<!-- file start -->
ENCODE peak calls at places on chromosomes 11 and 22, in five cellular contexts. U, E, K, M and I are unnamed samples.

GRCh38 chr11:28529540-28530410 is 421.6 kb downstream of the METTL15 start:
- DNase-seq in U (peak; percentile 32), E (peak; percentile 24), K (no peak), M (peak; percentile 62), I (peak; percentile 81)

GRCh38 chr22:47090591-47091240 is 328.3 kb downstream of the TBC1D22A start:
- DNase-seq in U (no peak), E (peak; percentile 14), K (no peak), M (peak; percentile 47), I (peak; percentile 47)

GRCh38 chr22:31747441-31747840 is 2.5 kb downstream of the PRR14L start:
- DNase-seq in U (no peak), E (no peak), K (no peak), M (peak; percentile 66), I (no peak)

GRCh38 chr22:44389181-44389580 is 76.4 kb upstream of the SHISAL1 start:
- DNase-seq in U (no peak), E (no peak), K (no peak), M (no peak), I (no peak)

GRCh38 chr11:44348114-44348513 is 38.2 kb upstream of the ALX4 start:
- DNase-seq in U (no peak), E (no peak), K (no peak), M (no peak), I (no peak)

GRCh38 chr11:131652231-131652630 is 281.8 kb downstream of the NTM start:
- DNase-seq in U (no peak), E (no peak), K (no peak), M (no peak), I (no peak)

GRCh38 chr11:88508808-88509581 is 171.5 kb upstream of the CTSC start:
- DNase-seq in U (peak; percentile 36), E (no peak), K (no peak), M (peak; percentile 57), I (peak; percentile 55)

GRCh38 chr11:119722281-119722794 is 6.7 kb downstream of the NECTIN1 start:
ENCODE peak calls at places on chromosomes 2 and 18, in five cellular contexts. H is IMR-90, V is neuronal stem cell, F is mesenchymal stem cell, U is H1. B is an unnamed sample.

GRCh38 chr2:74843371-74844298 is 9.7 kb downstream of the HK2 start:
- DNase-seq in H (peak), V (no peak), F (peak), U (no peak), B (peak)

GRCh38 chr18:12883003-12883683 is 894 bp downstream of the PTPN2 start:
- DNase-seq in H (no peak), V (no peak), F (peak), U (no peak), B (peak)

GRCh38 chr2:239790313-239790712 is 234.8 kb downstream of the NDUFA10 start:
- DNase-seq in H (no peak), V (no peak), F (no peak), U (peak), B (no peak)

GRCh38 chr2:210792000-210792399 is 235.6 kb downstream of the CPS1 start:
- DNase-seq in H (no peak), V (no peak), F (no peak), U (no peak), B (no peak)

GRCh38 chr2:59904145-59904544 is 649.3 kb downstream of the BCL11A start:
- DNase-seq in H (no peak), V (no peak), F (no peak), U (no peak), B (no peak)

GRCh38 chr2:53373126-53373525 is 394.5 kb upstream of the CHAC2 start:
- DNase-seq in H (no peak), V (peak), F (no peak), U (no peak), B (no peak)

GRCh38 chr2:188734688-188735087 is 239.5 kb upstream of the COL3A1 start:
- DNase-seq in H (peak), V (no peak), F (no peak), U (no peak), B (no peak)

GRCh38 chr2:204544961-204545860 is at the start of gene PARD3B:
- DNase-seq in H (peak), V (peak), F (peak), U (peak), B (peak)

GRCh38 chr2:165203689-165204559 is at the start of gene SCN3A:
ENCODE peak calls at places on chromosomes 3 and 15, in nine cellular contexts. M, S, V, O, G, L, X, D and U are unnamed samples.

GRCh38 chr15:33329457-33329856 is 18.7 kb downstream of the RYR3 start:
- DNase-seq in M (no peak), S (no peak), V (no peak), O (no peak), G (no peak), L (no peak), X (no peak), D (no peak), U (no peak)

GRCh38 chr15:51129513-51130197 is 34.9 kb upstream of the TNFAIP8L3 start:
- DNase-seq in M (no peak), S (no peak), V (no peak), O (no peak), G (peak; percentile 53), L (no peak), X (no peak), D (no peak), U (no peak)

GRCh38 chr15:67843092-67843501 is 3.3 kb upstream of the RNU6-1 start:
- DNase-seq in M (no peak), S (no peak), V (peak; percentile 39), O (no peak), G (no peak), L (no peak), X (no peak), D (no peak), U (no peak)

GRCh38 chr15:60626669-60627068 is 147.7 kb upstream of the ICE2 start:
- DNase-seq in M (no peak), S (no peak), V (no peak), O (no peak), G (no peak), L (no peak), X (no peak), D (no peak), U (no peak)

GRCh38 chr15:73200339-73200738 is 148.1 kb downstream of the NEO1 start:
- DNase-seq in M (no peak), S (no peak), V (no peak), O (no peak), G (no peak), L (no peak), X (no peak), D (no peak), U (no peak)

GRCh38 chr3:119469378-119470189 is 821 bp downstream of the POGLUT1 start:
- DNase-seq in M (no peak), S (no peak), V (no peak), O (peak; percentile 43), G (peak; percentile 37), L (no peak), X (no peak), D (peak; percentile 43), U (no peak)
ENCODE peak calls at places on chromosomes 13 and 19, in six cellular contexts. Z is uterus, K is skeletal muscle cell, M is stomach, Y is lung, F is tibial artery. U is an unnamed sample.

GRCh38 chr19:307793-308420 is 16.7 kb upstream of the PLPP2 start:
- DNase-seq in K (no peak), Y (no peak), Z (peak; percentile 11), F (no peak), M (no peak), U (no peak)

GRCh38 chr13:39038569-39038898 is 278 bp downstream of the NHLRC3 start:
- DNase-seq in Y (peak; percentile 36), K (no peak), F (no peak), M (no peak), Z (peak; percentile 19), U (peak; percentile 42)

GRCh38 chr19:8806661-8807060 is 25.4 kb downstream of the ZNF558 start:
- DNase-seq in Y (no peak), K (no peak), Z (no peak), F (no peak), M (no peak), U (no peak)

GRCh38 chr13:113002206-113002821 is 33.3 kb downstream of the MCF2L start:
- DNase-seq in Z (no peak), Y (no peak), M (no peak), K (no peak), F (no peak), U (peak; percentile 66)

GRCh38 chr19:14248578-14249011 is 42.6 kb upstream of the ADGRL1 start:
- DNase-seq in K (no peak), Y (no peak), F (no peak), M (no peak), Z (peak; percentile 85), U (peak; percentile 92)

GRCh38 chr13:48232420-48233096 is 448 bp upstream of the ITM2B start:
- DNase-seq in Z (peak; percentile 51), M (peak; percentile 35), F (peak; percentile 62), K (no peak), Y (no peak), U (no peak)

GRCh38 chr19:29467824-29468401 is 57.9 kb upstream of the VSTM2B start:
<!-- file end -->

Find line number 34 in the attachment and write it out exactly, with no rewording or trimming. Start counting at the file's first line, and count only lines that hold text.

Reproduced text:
GRCh38 chr2:165203689-165204559 is at the start of gene SCN3A: